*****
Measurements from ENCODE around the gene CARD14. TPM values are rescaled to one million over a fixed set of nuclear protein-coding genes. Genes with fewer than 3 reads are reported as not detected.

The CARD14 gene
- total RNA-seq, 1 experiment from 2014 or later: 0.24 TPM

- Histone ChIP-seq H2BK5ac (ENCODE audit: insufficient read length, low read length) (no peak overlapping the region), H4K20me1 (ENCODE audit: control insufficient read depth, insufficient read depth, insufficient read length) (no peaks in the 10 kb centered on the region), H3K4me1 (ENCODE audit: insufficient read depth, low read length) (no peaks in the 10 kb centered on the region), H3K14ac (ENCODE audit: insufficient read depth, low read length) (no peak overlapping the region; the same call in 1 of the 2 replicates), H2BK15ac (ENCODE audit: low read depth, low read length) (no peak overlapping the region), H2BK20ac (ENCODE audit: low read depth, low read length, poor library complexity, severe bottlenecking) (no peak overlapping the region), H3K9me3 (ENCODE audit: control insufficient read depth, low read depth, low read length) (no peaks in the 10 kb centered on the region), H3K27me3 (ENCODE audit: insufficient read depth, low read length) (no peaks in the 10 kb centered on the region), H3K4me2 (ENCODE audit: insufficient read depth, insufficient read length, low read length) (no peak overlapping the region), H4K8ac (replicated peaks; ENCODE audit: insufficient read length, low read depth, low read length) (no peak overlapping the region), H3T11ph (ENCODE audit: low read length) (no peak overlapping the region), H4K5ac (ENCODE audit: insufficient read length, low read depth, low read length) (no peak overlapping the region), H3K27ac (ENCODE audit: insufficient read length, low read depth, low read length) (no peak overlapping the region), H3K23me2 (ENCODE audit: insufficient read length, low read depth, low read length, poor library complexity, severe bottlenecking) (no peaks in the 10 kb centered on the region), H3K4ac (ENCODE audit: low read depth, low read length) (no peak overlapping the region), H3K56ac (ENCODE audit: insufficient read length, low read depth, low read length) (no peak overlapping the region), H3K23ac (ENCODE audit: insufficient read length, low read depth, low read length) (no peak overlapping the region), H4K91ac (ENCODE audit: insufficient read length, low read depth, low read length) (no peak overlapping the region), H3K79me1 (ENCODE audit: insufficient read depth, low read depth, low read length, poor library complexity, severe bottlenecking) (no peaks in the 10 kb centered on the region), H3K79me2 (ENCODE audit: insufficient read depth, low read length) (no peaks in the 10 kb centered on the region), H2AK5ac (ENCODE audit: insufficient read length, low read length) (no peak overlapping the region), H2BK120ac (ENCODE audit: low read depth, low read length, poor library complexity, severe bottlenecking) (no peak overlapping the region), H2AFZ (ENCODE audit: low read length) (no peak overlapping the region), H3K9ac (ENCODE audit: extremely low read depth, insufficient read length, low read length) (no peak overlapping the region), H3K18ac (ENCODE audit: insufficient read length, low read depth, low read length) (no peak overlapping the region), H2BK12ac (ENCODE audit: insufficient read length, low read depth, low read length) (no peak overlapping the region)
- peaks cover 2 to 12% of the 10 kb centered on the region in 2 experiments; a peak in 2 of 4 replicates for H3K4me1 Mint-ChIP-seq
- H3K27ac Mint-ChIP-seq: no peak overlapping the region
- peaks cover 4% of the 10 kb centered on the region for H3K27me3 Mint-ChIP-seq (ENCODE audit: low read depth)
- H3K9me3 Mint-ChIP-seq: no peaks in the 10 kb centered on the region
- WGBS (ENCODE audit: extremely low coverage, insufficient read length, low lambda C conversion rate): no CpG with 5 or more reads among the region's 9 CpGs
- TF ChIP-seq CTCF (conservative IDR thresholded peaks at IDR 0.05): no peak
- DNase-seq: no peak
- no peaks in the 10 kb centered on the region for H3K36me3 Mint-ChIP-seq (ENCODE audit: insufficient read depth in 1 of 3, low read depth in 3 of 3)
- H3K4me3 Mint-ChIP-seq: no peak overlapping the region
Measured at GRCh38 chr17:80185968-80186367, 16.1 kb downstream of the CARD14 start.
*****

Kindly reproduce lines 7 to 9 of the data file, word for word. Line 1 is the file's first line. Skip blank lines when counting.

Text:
- peaks cover 4% of the 10 kb centered on the region for H3K27me3 Mint-ChIP-seq (ENCODE audit: low read depth)
- H3K9me3 Mint-ChIP-seq: no peaks in the 10 kb centered on the region
- WGBS (ENCODE audit: extremely low coverage, insufficient read length, low lambda C conversion rate): no CpG with 5 or more reads among the region's 9 CpGs